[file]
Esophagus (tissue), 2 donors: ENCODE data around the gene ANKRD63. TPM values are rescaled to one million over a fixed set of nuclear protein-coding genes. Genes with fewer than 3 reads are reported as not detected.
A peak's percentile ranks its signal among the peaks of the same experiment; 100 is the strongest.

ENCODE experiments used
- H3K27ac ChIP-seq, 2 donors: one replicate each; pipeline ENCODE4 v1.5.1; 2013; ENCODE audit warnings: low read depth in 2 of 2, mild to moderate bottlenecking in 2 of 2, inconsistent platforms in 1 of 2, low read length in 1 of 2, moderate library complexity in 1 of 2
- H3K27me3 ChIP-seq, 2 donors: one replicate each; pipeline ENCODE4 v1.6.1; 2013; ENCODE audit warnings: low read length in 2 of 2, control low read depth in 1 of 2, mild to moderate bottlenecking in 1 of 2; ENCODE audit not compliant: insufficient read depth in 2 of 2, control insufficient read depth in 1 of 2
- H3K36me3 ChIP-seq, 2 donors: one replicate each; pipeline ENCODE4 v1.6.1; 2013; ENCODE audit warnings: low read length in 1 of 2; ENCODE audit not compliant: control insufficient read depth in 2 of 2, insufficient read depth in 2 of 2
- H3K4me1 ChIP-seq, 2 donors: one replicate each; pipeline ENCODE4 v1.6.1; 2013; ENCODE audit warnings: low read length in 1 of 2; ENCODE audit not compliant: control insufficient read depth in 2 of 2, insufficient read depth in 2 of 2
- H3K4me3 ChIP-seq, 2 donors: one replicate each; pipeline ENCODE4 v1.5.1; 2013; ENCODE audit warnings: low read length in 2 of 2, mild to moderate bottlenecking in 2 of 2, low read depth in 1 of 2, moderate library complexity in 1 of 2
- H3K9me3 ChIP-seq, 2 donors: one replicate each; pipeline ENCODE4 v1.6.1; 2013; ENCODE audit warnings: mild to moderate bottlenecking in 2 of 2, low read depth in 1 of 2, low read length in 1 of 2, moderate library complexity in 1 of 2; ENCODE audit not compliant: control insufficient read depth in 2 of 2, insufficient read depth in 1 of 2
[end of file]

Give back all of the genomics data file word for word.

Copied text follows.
Esophagus (tissue), 2 donors: ENCODE data around the gene ANKRD63. TPM values are rescaled to one million over a fixed set of nuclear protein-coding genes. Genes with fewer than 3 reads are reported as not detected.
A peak's percentile ranks its signal among the peaks of the same experiment; 100 is the strongest.

ENCODE experiments used
- H3K27ac ChIP-seq, 2 donors: one replicate each; pipeline ENCODE4 v1.5.1; 2013; ENCODE audit warnings: low read depth in 2 of 2, mild to moderate bottlenecking in 2 of 2, inconsistent platforms in 1 of 2, low read length in 1 of 2, moderate library complexity in 1 of 2
- H3K27me3 ChIP-seq, 2 donors: one replicate each; pipeline ENCODE4 v1.6.1; 2013; ENCODE audit warnings: low read length in 2 of 2, control low read depth in 1 of 2, mild to moderate bottlenecking in 1 of 2; ENCODE audit not compliant: insufficient read depth in 2 of 2, control insufficient read depth in 1 of 2
- H3K36me3 ChIP-seq, 2 donors: one replicate each; pipeline ENCODE4 v1.6.1; 2013; ENCODE audit warnings: low read length in 1 of 2; ENCODE audit not compliant: control insufficient read depth in 2 of 2, insufficient read depth in 2 of 2
- H3K4me1 ChIP-seq, 2 donors: one replicate each; pipeline ENCODE4 v1.6.1; 2013; ENCODE audit warnings: low read length in 1 of 2; ENCODE audit not compliant: control insufficient read depth in 2 of 2, insufficient read depth in 2 of 2
- H3K4me3 ChIP-seq, 2 donors: one replicate each; pipeline ENCODE4 v1.5.1; 2013; ENCODE audit warnings: low read length in 2 of 2, mild to moderate bottlenecking in 2 of 2, low read depth in 1 of 2, moderate library complexity in 1 of 2
- H3K9me3 ChIP-seq, 2 donors: one replicate each; pipeline ENCODE4 v1.6.1; 2013; ENCODE audit warnings: mild to moderate bottlenecking in 2 of 2, low read depth in 1 of 2, low read length in 1 of 2, moderate library complexity in 1 of 2; ENCODE audit not compliant: control insufficient read depth in 2 of 2, insufficient read depth in 1 of 2